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Wednesday, July 23, 2014

Bucs Dugout: Manel: Pirates getting creative with defensive shifts

Both Rollins and Barmes were surprised to hear that BABIP on grounders was up, but they also said that ground ball data wasn’t the whole story when it comes to the utility of shifting.

Rollins shook his head, “Hmm, yeah, you’d expect the [ground ball] numbers to be down.” After taking a moment to consider how to explain what was going on, he asked, “What about line drives?” I didn’t have an answer because I hadn’t thought about what suddenly appeared obvious. “I’ve seen so many line drives right past the first baseman and that third or second baseman is sitting there in that hole, and you’re saying, ‘It’s not fair.’

“From what I see, looking at line drives may be the place to look [for the effectiveness of the shift]. I mean, we see it with Ryan [Howard], [Domonic] Brown a little bit, and balls that come off that bat, he’s like, ‘Yes!’ and the guy’s sitting there,” Rollins continued, jokingly adding, “And that should be illegal, it’s stacking the field.”

bobm Posted: July 23, 2014 at 03:15 AM | 9 comment(s)
  Beats: clint barmes, clint hurdle, jimmy rollins, phillies, pirates, shift

Friday, July 18, 2014

Dave Cameron: 2014 Trade Value: The Top 10

7. Salvador Perez

If there’s one piece of feedback I got more clearly than any other last year, it was that I was too low on Salvador Perez. I had one friend in the game tell me should have been in the top five, and I had him at 36. My bad, Kansas City. Consider this a mea culpa.

Perez might not yet be the best catcher in baseball, but there are a lot of people convinced that he’s going to be in the near future. He’s basically a power spike away from being Jonathan Lucroy, only he’s four years younger than Milwaukee’s backstop, and at a point where many catchers are still honing their craft in the minors. And while framing metrics don’t love him the same way they do Lucroy, his defensive reputation is still stellar, as he shuts down the running game as well as anyone.

And then there’s the contract. Because the Royals locked up Perez after just 39 big league games, he’s set to make $2 million each of the next two years, and then they have team options for three additional years at $4 million, $5 million, and $6 million respectively. It’s $19 million over five seasons, or an average of $4 million per year. The best catcher in the American league is signed to the kind of deal you give a decent middle reliever.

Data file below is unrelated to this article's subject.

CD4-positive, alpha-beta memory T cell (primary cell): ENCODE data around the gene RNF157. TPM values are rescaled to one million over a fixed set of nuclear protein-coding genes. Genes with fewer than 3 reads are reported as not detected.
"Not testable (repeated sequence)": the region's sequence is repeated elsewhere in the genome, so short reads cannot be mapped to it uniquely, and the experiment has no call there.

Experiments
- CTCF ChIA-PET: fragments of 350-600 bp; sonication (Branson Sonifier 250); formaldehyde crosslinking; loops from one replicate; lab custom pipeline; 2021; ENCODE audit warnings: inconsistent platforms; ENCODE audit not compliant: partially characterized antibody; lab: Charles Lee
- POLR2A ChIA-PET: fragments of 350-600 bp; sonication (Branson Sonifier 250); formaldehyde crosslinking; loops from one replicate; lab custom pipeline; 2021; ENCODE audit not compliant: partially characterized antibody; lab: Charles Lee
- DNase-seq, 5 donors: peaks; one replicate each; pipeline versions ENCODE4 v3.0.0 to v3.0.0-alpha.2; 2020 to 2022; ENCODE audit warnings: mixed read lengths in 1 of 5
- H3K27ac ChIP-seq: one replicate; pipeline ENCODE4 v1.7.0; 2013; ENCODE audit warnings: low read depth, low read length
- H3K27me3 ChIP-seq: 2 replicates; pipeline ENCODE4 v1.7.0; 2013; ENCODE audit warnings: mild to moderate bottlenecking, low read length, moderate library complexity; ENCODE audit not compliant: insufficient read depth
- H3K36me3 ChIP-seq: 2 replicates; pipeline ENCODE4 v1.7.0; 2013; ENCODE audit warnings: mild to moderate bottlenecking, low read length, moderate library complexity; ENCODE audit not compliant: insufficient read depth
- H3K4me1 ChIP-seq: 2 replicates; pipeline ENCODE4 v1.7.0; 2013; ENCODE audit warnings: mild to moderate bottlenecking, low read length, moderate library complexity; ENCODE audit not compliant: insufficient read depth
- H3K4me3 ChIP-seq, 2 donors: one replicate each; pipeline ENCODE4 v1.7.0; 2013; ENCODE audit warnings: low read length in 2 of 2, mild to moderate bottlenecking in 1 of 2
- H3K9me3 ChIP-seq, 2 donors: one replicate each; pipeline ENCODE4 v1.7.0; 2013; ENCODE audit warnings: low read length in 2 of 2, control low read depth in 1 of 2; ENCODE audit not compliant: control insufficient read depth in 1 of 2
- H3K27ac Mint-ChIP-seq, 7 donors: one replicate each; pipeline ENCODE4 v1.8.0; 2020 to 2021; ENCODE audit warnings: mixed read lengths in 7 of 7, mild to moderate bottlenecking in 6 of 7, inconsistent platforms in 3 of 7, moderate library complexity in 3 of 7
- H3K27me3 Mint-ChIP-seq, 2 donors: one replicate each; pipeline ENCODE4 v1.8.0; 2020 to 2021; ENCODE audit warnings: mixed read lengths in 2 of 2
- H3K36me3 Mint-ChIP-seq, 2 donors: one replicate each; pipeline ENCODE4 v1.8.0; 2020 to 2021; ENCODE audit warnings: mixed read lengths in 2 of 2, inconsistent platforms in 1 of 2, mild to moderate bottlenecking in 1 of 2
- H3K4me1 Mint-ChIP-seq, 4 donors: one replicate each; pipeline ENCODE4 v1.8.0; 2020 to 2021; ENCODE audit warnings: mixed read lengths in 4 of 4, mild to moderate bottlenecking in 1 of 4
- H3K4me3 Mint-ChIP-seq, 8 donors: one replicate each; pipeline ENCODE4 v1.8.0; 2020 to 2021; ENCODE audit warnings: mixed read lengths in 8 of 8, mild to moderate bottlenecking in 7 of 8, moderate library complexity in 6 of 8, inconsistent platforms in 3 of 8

Perez doesn’t even have to get any better to be one of the biggest steals in baseball. If he does improve, though, he might eventually challenge for the top spot on this list.

BUT WHO IS #6????


Saturday, July 12, 2014

Cardinals execute bizarre 5-8 forceout at second base

The ole dropped-bunt-throw-to-center-fielder-covering-second-base. All those drills in practice have finally paid off.

5-8 on a hop is strange.  Really though, something like this should be infield fly rule.

Robert in Manhattan Beach Posted: July 12, 2014 at 05:09 AM | 24 comment(s)
  Beats: cardinals, pirates, weird

Thursday, July 10, 2014

Oz: Thumb injuries to Yadier Molina, Brandon Phillips shake up NL Central

I hereby confer upon you the honorary degree of ThD. That’s Doctor of Thumbology.

The news wasn’t good for the St. Louis Cardinals and their cornerstone catcher Yadier Molina. Molina has a torn ligament in his thumb and will miss 8-12 weeks after surgery, according to Cardinals general manager John Mozeliak.

Nor was it good for the division rival Cincinnati Reds, who confirmed Thursday that their star second baseman Brandon Phillips also needs thumb surgery to repair a ligament. The Reds say he’ll miss six weeks…

Both injuries figure to shake up the NL Central, where the Cards and Reds had both been making a charge at the first-place Milwaukee Brewers. Heading into Thursday’s action, the Brewers were up two games on the Cardinals and two and a half on the Reds…

Unless the Cardinals make a move — A.J. Pierzynski and his smartphone are available — Tony Cruz figures to takeover the everyday catching duties. He’s played in 21 games this season and is hitting .255 in 51 at-bats. He’s been with the Cardinals since 2011 but has never played more than 51 games in a season.

The Reds have utilityman Skip Schumaker listed as their No. 2 second baseman, but back-up shortstop Ramon Santiago played there Thursday against the Cubs….

With the Cardinals and Reds hurting, the Brewers have to feel better about their chances of holding on to their division lead. Meanwhile, the Pittsburgh Pirates, four and a half back and in fourth place, have to sense a great opportunity in front of them.

The District Attorney Posted: July 10, 2014 at 08:17 PM | 36 comment(s)